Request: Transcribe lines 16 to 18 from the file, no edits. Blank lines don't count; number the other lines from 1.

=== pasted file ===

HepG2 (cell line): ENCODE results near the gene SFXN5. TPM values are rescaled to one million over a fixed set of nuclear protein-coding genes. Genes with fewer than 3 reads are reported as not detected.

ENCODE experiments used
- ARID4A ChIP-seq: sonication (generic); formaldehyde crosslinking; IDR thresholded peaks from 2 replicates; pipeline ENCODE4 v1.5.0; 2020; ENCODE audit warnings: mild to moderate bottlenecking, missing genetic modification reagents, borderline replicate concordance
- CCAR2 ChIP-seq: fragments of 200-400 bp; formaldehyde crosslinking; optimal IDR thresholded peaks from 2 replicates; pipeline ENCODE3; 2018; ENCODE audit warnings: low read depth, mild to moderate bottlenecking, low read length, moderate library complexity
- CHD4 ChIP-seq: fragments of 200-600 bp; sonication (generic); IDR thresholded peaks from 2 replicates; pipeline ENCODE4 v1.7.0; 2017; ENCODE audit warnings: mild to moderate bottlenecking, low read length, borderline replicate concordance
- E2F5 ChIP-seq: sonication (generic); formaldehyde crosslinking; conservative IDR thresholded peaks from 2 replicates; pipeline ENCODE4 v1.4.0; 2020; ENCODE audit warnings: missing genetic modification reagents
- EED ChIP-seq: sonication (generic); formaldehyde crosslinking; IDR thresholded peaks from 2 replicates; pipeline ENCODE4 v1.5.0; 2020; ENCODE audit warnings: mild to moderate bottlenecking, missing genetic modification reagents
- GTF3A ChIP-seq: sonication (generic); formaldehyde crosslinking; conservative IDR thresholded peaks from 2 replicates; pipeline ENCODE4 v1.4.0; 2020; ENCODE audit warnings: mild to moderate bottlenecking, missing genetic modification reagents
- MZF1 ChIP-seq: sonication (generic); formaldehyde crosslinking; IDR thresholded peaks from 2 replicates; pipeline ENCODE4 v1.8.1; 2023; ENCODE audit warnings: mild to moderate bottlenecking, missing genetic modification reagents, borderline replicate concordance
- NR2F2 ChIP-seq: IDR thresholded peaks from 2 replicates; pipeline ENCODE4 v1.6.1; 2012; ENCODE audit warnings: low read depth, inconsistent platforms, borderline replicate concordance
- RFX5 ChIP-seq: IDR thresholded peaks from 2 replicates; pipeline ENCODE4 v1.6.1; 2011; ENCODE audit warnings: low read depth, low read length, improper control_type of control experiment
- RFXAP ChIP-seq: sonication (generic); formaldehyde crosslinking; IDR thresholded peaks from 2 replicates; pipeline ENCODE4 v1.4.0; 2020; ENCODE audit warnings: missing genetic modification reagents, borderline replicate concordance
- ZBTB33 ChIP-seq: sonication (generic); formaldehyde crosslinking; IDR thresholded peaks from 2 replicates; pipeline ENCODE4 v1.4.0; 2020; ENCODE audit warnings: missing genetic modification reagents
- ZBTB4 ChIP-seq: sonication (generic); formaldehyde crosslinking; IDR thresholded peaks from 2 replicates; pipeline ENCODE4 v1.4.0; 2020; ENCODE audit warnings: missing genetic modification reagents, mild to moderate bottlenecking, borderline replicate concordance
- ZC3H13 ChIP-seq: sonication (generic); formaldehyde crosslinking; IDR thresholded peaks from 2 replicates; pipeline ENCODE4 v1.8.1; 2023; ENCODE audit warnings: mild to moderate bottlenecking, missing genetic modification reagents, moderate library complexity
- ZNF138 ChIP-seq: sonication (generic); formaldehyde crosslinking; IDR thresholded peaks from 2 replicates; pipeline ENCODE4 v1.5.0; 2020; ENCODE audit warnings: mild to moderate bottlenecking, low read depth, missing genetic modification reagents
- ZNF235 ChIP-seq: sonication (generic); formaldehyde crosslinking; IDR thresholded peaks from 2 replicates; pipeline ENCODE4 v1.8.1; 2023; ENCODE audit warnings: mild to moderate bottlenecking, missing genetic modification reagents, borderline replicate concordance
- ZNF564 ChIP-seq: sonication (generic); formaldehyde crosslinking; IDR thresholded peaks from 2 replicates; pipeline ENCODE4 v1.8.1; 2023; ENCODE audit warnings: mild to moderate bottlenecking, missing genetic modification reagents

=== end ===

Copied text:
- ZNF138 ChIP-seq: sonication (generic); formaldehyde crosslinking; IDR thresholded peaks from 2 replicates; pipeline ENCODE4 v1.5.0; 2020; ENCODE audit warnings: mild to moderate bottlenecking, low read depth, missing genetic modification reagents
- ZNF235 ChIP-seq: sonication (generic); formaldehyde crosslinking; IDR thresholded peaks from 2 replicates; pipeline ENCODE4 v1.8.1; 2023; ENCODE audit warnings: mild to moderate bottlenecking, missing genetic modification reagents, borderline replicate concordance
- ZNF564 ChIP-seq: sonication (generic); formaldehyde crosslinking; IDR thresholded peaks from 2 replicates; pipeline ENCODE4 v1.8.1; 2023; ENCODE audit warnings: mild to moderate bottlenecking, missing genetic modification reagents